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Title: Halotrichite  
Author: World Heritage Encyclopedia
Language: English
Subject: Sulfate minerals, Mojave, California, Monoclinic crystal system, Alunogen, Copiapite
Publisher: World Heritage Encyclopedia


A sample of Halotrichite
Category Sulfate minerals
(repeating unit)
Strunz classification 07.CB.85
Crystal symmetry Monoclinic sphenoidal
H-M symbol: (2)
Space group: P 2
Unit cell a = 20.51 Å, b = 24.29 Å, c = 6.18 Å; β = 100.99°; Z=4
Color Colorless to white, yellowish, greenish
Crystal habit Acicular to asbestiform clusters, incrustations and efflorescences
Crystal system Monoclinic
Cleavage Poor on {010}
Fracture Conchoidal
Tenacity Brittle
Mohs scale hardness 1.5 - 2
Luster Vitreous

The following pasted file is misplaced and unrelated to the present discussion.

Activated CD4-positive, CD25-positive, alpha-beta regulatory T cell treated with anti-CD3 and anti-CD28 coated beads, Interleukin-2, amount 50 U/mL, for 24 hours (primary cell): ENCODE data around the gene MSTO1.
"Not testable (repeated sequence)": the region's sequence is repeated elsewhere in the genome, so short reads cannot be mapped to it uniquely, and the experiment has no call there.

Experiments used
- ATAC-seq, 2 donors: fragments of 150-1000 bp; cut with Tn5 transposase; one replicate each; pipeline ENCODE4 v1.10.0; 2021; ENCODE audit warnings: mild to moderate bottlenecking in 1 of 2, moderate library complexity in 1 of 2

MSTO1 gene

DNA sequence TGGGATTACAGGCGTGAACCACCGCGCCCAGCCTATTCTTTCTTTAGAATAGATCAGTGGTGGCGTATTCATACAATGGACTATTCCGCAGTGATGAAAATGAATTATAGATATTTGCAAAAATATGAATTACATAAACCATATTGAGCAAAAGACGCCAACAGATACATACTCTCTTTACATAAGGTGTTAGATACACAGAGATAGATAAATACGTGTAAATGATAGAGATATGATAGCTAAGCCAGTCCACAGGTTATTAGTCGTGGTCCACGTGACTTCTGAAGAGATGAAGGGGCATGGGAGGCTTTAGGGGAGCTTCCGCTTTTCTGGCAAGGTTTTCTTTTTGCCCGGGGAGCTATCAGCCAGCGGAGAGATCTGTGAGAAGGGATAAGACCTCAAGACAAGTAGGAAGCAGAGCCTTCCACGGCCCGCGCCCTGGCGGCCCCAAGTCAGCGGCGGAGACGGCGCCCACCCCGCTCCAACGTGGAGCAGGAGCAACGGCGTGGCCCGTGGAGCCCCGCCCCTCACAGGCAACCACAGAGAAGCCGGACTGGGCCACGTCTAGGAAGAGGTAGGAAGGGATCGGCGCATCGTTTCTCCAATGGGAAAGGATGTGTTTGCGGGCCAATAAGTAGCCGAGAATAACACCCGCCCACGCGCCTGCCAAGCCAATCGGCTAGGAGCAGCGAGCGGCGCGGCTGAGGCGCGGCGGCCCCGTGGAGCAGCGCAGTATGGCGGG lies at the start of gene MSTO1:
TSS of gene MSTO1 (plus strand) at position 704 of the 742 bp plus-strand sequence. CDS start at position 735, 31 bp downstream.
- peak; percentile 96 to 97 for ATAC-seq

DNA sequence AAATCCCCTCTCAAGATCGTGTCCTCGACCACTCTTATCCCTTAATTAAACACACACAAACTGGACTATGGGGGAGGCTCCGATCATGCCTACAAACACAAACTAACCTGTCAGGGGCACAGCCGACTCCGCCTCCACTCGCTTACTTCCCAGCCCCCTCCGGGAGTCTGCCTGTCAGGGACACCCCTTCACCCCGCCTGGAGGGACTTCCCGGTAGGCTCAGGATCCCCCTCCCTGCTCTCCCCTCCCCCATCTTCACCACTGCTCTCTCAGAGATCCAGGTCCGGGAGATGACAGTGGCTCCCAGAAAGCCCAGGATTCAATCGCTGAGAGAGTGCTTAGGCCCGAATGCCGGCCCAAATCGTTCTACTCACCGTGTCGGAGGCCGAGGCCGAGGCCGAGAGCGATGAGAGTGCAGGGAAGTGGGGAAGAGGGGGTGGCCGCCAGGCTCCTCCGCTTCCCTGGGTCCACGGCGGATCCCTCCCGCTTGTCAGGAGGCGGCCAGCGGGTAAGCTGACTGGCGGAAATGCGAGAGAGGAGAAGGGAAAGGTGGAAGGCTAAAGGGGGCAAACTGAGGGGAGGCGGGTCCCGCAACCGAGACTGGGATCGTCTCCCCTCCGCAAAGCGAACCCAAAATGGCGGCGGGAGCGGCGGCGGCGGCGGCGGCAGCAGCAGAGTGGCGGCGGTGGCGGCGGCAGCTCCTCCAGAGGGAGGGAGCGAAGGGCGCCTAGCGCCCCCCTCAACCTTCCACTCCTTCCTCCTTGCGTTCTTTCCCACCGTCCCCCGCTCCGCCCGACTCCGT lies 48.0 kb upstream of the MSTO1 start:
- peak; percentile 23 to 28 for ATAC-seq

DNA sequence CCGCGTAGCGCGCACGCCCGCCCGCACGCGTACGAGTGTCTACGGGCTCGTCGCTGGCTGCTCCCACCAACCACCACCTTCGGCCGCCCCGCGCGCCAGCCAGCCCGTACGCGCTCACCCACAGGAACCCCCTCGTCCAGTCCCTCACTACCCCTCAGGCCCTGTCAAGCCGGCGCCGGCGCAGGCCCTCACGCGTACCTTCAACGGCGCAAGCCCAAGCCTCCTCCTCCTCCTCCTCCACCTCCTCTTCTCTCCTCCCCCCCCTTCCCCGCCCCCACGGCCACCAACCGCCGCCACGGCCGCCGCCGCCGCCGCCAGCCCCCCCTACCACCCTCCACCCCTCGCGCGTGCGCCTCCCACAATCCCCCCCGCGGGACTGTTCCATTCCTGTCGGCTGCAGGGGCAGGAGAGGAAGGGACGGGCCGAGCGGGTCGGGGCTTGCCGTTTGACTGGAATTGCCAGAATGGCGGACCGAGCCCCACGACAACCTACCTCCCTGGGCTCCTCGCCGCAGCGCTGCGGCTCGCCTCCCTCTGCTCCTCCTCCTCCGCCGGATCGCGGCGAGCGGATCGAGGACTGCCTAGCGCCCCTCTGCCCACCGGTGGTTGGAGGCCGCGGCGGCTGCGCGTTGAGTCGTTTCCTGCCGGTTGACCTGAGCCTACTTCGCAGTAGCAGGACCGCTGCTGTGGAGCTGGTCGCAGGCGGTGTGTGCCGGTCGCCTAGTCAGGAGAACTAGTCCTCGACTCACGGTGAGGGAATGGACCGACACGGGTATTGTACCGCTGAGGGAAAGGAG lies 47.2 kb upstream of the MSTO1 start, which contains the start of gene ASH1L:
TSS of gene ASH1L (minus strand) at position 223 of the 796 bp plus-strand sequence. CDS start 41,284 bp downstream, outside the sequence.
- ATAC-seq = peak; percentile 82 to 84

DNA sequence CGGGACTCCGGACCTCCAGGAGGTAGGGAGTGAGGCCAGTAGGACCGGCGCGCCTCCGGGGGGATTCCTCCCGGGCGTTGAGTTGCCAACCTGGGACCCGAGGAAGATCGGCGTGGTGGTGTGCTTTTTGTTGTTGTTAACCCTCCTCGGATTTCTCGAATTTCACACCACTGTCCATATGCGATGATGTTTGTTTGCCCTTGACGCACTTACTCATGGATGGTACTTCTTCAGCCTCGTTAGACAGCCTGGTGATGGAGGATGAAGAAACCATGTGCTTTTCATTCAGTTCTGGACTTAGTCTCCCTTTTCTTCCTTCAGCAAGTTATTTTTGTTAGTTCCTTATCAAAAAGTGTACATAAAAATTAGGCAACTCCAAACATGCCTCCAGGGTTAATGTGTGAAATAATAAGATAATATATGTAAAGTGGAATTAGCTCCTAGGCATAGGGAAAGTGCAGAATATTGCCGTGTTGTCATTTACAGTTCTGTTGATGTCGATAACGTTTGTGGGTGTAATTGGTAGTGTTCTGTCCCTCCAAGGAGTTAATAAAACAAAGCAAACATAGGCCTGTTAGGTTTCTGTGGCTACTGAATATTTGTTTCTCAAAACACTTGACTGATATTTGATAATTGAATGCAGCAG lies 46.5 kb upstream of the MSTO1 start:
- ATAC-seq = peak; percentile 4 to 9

Diaphaneity Transparent, translucent
Specific gravity 1.89
Optical properties Biaxial (-)
Refractive index nα = 1.480 nβ = 1.486 nγ = 1.490
Birefringence δ = 0.010
2V angle Measured: 35°
Solubility Soluble in water
Other characteristics Astringent taste
References [1][2][3]

Halotrichite, also known as feather alum, is a highly hydrated sulfate of aluminium and iron. Its chemical formula is FeAl2(SO4)4·22H2O. It forms fibrous monoclinic crystals. The crystals are water-soluble.

It is formed by the weathering and decomposition of pyrite commonly near or in volcanic vents. Occurrences include the Atacama Desert, Chile, Dresden, Saxony, Germany, San Juan County, Utah, Iceland, and Mont Saint-Hilaire, Canada.

The name is from Latin: halotrichum for salt hair.[3]

Halotrichite from California
Halotrichite from the abandoned Golden Queen mine on Soledad Mountain south of Mojave, California


  1. ^ Handbook of Mineralogy
  2. ^ Halotrichite on
  3. ^ a b Halotrichite data on Webmineral
  • Saint-Hilaire
  • Mineral Atlas

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